Nostalgia is pervades dance hall. Every year there are a couple of riddims that have an old school vibe that ends up being one of the most popular riddims. Daseca Productions successfully uses that very premise for “So Mi Tan”. The riddim is minimalist enough that it seems to give every instrument their own solo at different parts of the song.
Konshens builds the listener up with his throughout the chorus as he’s gets to the climax:
A true mi chat mi own part
that’s why mi boasy nuh bumbaclaat.
He uses a multitude of melodies to keep you listening throughout the song. It’s a great combination of the DJ working with the riddim and utilizing its rhythm to build a variety of different flows and styles.
Busy Signal - “Nuff Gyal” (Drummy Riddim) (2012)
PLEASE PUT MORE SOUNDS OF THINGS BANGING TOGETHER IN RIDDIMS. Thanks, Kirkledove.
Busy Signal will likely never run out of styles. He sweet talks the verses like he’s out of breath but goes into the “love gyal”/”nuff gyal” hook in a cough-like chant. This riddim is perfect for an artiste like Busy because if there’s not much going on in the beat he in turn delivers flat as well.
Freedom Shines Riddim (2012) (mixed by DJ Rob Ryder)
Freedom Shines is a remake by Truck Back Records of a mid-70s Coxsone riddim, “Freedom Blues”. It has been revamped many times since then, most notably in the mid 90s with artists like Buju Banton and Luciano voicing tunes on it. The newest incarnation of the riddim features a set of singers who all add unique dimensions to complement the riddim.
With the 90s retro digi-drum sound all over this, you wouldn’t expect Tarrus Riley to flow as comfortably as he does on this riddim. “Original Dancehall” demands a couple of pull ups in any dance. Turbulence sounds refined on the well-intentioned “Respect Woman”. There are even flashes some glimpses of his pure vocal abilities. If Tarrus Riley and Gyptian weren’t on this riddim his song would be the hit.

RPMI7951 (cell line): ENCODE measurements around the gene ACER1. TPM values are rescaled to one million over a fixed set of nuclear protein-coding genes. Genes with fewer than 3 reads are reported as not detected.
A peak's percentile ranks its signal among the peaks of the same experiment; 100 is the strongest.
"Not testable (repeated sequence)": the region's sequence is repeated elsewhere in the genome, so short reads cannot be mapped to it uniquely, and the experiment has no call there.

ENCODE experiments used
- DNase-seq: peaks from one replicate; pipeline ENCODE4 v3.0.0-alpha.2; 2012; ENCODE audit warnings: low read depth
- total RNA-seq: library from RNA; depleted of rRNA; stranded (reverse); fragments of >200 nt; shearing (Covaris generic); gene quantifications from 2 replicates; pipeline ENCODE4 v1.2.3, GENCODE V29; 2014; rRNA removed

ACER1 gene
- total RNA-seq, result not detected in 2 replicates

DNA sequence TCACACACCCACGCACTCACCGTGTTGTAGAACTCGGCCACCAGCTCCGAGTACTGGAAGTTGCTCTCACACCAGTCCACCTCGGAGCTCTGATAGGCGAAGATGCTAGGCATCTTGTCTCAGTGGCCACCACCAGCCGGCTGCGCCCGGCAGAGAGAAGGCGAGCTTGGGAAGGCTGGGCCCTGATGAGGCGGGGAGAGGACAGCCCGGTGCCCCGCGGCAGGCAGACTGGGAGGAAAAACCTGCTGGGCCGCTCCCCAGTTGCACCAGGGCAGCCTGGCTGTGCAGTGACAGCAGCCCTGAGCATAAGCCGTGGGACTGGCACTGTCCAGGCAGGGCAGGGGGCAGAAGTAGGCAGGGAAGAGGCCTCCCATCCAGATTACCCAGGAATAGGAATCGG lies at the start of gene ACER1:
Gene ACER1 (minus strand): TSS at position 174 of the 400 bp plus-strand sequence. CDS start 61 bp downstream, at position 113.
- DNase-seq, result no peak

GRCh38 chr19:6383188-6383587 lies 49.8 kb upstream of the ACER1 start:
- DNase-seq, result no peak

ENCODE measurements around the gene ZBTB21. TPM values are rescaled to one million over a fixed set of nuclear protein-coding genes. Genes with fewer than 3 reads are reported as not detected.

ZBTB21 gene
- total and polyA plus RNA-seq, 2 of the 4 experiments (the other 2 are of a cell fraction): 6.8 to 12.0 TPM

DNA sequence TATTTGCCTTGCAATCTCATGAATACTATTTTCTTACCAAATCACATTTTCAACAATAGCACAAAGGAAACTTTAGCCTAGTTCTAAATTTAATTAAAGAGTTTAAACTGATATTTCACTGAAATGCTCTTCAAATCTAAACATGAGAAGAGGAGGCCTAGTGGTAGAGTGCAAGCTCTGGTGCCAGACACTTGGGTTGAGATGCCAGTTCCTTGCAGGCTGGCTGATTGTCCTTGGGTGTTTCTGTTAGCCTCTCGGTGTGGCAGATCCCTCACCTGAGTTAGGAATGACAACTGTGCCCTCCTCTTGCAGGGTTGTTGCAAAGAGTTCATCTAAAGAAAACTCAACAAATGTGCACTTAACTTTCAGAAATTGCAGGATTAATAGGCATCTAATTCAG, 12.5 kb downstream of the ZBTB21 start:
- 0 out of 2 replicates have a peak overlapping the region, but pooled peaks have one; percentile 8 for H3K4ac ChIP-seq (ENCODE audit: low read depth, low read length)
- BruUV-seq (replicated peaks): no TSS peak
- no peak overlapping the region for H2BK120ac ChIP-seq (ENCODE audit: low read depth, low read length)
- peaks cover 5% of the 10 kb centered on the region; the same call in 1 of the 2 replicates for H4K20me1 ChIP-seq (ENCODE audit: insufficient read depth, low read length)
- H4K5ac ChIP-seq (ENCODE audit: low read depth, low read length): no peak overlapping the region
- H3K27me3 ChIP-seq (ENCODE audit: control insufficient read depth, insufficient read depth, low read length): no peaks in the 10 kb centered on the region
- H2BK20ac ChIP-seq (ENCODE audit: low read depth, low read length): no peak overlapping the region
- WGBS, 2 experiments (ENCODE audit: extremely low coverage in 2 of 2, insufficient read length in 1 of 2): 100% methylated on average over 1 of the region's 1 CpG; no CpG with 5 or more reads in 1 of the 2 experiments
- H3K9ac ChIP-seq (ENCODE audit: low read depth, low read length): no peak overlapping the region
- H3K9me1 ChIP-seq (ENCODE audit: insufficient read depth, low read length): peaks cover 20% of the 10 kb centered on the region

Gyptian comes with the full energy we’re accustomed to on “In My Arms”. Busy Signal doesn’t match up the others on the riddim, but it is good to get a DJ on the riddim nonetheless. Then at the end of this mix there’s one of my favorites, Warrior King, who seems to have lost just a tad of the youthfulness in his voice. But “Time & Wisdom” clearly show his songwriting skills are still in full effect.
Gappy Ranks - “Money Out Deh” (2012)
In this track I hear:
- internal rhyme schemes
- Capleton-esque sing-chanting half way through a bar
- old school DJ vocal pitch changes
- shout outs to several major market areas where this song can blow.
All of this contributes to a well made track, which might become an early year anthem, by London-based producer Wundah.
Sizzla - “Learn to Read” (2011)
I have no idea why Sizzla is rolling his r’s here. Nonetheless, that shouldn’t obscure the message Sizzla Kalonji puts forth. It seems straightforward enough: Jamaica’s literacy rates are just below average in world rankings (84.1% for males, 91.6% for females1), and trail most of the large Anglophone Caribbean islands (averages of 95.6% in the Bahamas2, 98.6% in Trinidad3)
More importantly, education might not be a respectable avenue within all groups on the island. The head of the Jamaican Teachers’ Association recently said that young males in Jamaica are “more interested in hustling […] rather than making the commitment to study.” This isn’t surprising but the suggested reasoning of speaking proper English, much less accepting educated, being feminine is troubling.
Frisco Kid - “Rubbers” (Joyride Riddim, 1996)
My Facebook feed told me it’s World AIDS Day. I’d urge you people to get tested but I’ll let Frisco Kid give you his perspective:
Mi want a jook off of Jackie-Lynn
but mi haffi draw for my rubbers, for my rubbers.
Sex nice but the AIDS sting [and]
will make you die like flowers, die out like flowers.